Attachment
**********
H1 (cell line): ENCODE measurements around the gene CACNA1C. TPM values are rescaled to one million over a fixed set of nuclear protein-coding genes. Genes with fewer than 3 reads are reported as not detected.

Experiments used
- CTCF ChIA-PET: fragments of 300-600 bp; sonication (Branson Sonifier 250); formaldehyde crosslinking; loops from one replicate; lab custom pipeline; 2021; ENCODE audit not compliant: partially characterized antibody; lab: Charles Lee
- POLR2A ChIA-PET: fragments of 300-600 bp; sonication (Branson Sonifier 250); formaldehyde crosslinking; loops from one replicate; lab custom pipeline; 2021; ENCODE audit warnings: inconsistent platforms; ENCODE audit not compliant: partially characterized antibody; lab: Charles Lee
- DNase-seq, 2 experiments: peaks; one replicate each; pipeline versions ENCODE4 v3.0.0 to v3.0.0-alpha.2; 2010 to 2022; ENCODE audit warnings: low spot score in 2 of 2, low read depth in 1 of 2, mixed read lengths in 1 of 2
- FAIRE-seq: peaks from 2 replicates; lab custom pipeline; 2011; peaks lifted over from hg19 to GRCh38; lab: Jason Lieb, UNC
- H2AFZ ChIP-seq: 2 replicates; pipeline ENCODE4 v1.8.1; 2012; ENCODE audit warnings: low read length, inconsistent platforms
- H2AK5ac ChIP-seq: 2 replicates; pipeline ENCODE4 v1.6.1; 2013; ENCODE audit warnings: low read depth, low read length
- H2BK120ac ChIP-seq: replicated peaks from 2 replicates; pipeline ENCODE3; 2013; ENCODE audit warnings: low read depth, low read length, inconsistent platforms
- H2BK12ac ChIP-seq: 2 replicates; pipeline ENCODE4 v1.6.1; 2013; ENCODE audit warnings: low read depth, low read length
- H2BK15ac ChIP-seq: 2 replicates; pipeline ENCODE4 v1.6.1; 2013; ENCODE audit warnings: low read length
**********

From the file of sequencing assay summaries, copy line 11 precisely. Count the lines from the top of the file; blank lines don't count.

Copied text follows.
- H2BK15ac ChIP-seq: 2 replicates; pipeline ENCODE4 v1.6.1; 2013; ENCODE audit warnings: low read length